In times of high uncertainty, this sort of leap of faith could be deemed an unnecessary risk, making any sort of career switch significantly less appealing. Moreover, education or re-skilling usually comes at a cost, not always within everyone’s reach.

EU Investments in Education, Training and Skills

This is why the EU developed a pilot initiative, the Skills & Education Guarantee Pilot (S&E Pilot), to do its part in easing the transition and facilitating re-training and re-skilling. The initiative was designed as part of the broader effort to stimulate investments in education, training and skills.

To date, more than 270 European citizens across 14 countries have been able to access more affordable financing for their studies and training programmes. Among them, there have been a significant number of women too, who are typically under-represented in the world of ICT. In Europe, there are about four times more men than women with ICT-related studies, and 3 times more men working in the digital sector.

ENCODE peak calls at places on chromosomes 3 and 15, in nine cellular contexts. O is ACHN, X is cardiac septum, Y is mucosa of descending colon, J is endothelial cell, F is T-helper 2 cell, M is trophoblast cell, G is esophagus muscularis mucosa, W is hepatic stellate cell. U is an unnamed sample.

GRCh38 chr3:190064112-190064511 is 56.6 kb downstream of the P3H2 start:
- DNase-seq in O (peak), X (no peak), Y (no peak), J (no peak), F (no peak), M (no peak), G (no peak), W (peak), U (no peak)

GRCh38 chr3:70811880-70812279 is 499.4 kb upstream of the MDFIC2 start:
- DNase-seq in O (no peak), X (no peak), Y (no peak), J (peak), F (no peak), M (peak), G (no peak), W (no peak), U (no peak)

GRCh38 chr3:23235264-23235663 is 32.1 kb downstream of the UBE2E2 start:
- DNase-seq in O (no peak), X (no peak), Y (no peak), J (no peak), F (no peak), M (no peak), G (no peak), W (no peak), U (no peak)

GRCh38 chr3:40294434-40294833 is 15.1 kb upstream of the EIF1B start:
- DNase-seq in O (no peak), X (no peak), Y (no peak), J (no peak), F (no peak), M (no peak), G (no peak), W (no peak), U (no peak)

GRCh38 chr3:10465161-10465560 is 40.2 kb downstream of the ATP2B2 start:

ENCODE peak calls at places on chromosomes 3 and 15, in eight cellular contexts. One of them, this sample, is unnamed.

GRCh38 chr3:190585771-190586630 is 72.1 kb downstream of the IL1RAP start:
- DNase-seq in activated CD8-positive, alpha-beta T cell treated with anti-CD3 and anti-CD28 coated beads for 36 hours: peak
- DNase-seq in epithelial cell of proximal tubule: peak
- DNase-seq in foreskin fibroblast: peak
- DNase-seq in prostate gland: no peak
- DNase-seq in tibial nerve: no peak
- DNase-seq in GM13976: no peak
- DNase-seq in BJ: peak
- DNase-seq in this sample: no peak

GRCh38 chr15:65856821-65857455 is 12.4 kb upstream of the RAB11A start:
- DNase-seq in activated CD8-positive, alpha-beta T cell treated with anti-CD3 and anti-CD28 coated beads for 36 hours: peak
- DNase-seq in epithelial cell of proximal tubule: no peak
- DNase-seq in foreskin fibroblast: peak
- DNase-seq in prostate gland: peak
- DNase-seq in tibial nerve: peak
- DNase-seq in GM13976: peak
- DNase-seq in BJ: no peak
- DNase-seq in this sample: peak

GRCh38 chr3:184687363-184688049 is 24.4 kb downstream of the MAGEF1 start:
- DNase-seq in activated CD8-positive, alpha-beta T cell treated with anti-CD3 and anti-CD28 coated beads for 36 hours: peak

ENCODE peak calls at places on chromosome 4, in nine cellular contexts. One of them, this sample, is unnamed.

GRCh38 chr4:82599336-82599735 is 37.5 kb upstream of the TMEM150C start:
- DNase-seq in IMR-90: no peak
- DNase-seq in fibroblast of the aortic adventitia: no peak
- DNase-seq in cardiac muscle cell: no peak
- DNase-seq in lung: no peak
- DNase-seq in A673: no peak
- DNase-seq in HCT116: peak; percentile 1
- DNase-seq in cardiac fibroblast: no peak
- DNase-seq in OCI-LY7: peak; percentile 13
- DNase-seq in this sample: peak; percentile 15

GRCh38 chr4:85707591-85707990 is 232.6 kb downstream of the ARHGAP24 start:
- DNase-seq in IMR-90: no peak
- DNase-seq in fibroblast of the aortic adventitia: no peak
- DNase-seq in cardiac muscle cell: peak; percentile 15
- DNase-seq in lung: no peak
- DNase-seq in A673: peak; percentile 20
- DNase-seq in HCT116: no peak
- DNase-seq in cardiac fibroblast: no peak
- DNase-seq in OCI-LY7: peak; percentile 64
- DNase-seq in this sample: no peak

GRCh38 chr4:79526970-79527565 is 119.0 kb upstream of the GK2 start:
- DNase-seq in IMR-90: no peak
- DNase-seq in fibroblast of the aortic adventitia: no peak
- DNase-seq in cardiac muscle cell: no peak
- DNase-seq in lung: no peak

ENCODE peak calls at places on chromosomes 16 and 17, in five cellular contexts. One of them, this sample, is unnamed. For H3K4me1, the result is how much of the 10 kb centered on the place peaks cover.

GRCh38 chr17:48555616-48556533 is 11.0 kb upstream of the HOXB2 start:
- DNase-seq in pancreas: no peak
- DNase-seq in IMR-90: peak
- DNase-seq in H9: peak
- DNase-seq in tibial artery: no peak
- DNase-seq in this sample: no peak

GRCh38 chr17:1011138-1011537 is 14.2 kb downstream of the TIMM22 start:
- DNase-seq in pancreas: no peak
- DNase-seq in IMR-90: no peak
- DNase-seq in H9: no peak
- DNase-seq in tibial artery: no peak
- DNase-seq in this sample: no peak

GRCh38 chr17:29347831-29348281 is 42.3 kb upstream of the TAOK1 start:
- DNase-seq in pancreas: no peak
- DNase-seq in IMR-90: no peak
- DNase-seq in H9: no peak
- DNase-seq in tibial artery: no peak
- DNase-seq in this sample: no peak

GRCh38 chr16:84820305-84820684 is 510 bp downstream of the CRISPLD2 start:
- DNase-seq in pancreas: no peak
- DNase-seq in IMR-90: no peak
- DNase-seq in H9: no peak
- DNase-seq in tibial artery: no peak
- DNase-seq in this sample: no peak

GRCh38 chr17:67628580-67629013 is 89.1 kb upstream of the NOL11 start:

Women Who Code: Leveling the IT Playing Field

Listen to Victoria Marmili, Malaga (Spain) — Frontend developing

Victoria Marmili is one of those people with a passion for coding, who benefitted from this opportunity to challenge that trend. Victoria discovered her passion for programming in high school, but opted out of it due to peer-pressure:

“I had learned some really simple coding in school and loved it, but when it came to choosing a career path, no other girls chose IT. So, I ended up studying business administration. I enjoyed the maths, the statistics, the algebra, but I’ve always had this urge to go back to code.”

Funding the Future: From Teacher to IT Professional

Jana Kudlickova, Alicante (Spain) -Full-Stack development
Jana Kudlickova, Alicante (Spain) — Full-Stack development

Being able to take out a loan on favourable terms (low-interest, with repayment starting only after employment) can also prove particularly helpful for those that, unlike Victoria, don’t know much about the IT field yet and are taking a proper leap into the unknown. People like Jana Kudlickova, from Ružomberok in northern Slovakia, who initially studied Slovak and English philology and worked as a teacher before losing her job during the pandemic lock-downs: